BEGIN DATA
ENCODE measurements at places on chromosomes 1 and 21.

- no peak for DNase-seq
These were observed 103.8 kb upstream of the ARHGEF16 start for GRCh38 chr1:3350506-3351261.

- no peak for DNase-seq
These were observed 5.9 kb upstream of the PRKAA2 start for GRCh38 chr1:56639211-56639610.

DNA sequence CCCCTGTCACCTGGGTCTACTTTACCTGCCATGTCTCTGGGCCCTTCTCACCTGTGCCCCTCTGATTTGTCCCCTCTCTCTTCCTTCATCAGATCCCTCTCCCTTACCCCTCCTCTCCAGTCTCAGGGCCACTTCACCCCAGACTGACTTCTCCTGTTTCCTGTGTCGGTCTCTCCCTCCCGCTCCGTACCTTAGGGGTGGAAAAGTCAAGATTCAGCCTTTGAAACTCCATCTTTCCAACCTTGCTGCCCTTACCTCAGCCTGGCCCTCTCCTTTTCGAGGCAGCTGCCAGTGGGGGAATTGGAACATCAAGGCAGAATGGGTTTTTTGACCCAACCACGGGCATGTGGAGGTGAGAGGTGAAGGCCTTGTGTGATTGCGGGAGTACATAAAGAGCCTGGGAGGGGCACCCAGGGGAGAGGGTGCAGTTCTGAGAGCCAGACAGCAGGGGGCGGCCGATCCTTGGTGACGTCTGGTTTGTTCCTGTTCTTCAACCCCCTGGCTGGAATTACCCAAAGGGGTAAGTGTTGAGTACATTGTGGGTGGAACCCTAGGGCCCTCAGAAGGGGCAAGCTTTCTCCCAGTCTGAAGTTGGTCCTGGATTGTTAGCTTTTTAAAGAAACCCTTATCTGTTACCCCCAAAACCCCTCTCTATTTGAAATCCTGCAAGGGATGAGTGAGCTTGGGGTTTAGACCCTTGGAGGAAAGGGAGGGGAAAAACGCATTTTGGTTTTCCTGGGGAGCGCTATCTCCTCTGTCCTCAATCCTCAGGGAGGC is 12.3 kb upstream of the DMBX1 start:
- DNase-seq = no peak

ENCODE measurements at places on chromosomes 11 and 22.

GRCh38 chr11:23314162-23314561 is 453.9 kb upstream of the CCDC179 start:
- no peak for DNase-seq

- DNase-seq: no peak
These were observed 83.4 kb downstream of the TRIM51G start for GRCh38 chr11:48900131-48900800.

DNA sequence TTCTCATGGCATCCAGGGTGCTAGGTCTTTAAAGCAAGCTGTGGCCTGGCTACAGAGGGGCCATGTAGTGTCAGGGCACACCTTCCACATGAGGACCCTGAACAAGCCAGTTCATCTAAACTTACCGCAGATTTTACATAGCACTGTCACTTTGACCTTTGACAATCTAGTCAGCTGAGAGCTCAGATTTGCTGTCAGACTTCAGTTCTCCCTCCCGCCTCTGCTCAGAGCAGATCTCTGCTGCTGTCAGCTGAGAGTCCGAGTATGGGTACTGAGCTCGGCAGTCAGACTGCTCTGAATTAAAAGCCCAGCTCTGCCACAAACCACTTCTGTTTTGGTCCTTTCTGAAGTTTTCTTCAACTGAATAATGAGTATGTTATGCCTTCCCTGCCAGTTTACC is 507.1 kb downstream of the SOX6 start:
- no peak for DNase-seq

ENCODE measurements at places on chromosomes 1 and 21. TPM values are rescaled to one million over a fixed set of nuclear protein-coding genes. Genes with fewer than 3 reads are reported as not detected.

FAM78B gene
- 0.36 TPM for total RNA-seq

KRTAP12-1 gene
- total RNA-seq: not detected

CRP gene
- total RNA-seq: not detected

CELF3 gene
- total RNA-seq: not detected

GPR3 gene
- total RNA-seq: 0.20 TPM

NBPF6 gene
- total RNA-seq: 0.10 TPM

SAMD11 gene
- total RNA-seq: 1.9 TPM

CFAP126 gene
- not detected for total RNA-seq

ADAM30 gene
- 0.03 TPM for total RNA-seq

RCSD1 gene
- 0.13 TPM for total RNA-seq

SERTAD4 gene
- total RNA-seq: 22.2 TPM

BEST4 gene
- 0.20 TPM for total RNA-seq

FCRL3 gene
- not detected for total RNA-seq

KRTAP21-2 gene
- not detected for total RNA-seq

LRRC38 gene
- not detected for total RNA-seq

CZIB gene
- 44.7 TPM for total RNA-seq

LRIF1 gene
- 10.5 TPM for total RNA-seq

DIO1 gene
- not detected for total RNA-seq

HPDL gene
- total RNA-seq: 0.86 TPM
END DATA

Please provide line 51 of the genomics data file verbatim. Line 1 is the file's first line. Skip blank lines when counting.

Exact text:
- not detected for total RNA-seq